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There’s a good chance you know, or have seen on Instagram, someone that has recently *put a ring on it* and that’s because according to research, the months between December to February are the most popular times of the year to get engaged. We got curious however, how has this tradition of getting popping the big question changed since our parent’s time, and are millennials doing it differently as they are doing everything else?

Deciding to get engaged during the holiday season and at the beginning of the year makes sense really, we all know Christmas and the holidays are such a magical time but social media is not exactly making it easy for us that are desperately waiting to meet prince charming, or for that special person to finally pop the question… Especially whilst we’re struggling to fight the January blues and keeping up with our dry month!

Another main reason why this is a super popular time for men and women to tie the knot, is mostly because it is an opportunity to be around family and friends to share the good news, but also in a somewhat less glamorous way, to ask for financial help from parents and loved ones.

According to studies, millennials are moving away from the tradition of only asking their parents to fund their weddings. According to jewellery designer Jean Dousset who worked with 1,850 newlyweds that organised their big day, 15% of those couples asked for donations from anyone to pay for their big day, and 30% of the wedding guests donated to both the wedding and the honeymoon. I feel like 30% is quite a lot, could this be a rise in this *community* bounding culture we’re seeing pop up all over the world?

But it is safe to say that when family or friends are not able to participate in the wedding costs, millennials have also shown that they are not afraid to save up and pay for their wedding themselves. According to the same study, 50% of the people that took part paid for their own weddings by splitting the costs equally between them. I feel like this is an amazing shift from our parent’s generation, but also am very impressed people can afford to do that!

This study also showed a big dip in the tradition of turning to the bride’s family to fund their wedding, where this group of millennials responded that less than 20% of the weddings were paid by the bride’s family only.

When it comes to trends and actual wedding day organisations, it seems like our generation is still pretty traditional. According to research and polls, most of my friends and people my age decide to go for white dresses and big wedding cakes, but the tradition of assigned seating seem to be disappearing where only 15% of people from Jean Dousset’s polls said they assigned seatings at their weddings. I personally think I would like to have assigned seating, it’s nice when people get to know each other!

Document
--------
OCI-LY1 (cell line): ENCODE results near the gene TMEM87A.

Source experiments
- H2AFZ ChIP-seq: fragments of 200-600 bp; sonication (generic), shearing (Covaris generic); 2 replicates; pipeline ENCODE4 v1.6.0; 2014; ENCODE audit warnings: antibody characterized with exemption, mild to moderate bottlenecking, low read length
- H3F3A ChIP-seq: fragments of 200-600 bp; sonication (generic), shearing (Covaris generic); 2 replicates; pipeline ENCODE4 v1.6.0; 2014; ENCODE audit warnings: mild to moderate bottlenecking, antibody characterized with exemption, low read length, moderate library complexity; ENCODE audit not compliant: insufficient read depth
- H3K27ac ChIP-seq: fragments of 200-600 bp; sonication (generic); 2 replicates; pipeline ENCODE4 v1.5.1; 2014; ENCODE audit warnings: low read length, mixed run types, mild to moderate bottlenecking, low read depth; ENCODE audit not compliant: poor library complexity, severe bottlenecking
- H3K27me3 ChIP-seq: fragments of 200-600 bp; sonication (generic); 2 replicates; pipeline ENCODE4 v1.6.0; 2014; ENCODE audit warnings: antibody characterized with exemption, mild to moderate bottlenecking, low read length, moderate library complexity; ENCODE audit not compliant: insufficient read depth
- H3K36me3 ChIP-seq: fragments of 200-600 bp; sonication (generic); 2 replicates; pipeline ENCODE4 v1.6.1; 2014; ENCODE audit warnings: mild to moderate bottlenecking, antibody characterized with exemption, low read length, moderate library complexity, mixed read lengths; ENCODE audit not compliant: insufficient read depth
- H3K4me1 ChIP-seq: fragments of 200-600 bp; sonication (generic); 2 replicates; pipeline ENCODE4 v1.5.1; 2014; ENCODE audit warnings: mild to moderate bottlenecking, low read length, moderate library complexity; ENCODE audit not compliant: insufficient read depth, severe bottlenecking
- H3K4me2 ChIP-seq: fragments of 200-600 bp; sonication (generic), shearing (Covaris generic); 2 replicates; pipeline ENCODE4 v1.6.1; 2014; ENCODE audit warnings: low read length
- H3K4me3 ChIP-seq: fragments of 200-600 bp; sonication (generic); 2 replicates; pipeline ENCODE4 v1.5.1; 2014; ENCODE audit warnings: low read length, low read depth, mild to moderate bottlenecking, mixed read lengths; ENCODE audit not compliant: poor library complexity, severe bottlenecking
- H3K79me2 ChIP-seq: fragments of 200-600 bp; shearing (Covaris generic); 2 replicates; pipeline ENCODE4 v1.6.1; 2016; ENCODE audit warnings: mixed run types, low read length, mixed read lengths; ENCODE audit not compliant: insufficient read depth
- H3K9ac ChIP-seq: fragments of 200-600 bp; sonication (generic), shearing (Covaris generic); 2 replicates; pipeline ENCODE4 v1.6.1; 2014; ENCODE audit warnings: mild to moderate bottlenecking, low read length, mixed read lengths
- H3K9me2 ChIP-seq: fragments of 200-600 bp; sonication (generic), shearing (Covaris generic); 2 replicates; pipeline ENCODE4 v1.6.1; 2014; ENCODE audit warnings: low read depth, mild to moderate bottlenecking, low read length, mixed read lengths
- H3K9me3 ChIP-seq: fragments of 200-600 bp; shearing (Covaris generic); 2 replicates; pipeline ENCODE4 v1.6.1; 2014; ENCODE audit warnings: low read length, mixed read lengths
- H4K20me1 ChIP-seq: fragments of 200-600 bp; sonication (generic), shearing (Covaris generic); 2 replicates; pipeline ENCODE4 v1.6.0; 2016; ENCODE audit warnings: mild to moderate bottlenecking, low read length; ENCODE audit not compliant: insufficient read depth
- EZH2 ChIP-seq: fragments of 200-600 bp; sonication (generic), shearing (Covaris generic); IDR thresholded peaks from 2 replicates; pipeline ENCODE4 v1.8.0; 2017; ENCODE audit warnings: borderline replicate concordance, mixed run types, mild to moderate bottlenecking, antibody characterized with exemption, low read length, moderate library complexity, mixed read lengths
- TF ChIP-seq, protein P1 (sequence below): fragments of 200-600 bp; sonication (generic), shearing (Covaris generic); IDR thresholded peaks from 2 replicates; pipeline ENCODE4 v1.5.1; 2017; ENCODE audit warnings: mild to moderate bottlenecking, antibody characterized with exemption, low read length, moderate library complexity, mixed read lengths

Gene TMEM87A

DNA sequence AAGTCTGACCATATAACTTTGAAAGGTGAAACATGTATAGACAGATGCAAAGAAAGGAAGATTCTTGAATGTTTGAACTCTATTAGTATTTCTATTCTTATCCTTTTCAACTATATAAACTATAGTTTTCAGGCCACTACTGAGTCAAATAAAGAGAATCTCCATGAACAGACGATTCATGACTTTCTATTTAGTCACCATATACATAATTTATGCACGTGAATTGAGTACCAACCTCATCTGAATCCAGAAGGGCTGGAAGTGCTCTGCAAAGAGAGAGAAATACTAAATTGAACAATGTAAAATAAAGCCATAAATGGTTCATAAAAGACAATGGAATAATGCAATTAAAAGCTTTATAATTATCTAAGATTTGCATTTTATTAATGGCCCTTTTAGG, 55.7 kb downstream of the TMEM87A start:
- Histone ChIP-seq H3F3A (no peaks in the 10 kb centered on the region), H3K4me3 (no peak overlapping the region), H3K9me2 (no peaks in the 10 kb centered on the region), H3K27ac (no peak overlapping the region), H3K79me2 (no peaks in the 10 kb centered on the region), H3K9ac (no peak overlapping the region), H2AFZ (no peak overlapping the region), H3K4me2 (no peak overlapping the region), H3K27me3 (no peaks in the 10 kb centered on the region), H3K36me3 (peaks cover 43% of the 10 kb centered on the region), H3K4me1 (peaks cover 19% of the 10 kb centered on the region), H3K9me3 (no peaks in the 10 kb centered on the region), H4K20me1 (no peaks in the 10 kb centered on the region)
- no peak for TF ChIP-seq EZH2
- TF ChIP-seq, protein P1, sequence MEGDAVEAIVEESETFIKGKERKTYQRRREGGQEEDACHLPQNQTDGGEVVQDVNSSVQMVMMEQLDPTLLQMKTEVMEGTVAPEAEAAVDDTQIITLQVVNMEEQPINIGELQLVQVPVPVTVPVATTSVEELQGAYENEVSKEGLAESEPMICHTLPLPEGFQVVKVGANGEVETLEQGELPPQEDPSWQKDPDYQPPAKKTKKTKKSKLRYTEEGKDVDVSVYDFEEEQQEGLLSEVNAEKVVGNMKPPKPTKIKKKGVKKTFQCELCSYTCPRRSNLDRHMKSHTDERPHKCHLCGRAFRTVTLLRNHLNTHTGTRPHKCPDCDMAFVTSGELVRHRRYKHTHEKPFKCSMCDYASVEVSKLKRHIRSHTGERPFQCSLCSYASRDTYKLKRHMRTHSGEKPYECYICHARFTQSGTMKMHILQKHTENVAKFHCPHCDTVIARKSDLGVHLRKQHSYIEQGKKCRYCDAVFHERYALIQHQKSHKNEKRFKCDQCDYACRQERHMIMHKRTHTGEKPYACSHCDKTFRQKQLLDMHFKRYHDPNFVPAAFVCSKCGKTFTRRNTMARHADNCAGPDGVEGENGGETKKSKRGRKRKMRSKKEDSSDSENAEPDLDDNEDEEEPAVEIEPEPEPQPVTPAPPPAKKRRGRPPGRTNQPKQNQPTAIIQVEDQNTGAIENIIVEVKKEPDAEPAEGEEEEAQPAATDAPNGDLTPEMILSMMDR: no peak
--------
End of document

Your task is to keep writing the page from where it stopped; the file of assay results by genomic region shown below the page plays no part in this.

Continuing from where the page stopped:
Some other traditions have died out however, such as the old English rhyme of having *something new, something borrowed and something blue*, single gender bridal and groom parties, and finally taking your spouses’ name.

Funnily enough however, this shift of choosing to get engaged during a holiday such as on Christmas, New Years and Valentine’s Day has increased by 28% in the last year. There are however reasons as to why people would *not* particularly want to get engaged during the winter holidays, which goes beyond the joy of being away from your desk.

One of them being that if you want to get married in the Summer it won’t give you enough time to plan that much ahead if you are in a hurry and don’t want to wait another year, and surveys have shown that although men like the idea of proposing in the winter, women are more in favour of getting a warmer proposal at the beach or with a tan on.

We’re curious – when do you think would be the best time to get engaged? Would you rather do it surrounded by your family, or have a more romantic getaway at the beach in the summertime?

Inspired to pop the big question? Here are some outfits that might give you confidence to do so

Featured images via Unsplash

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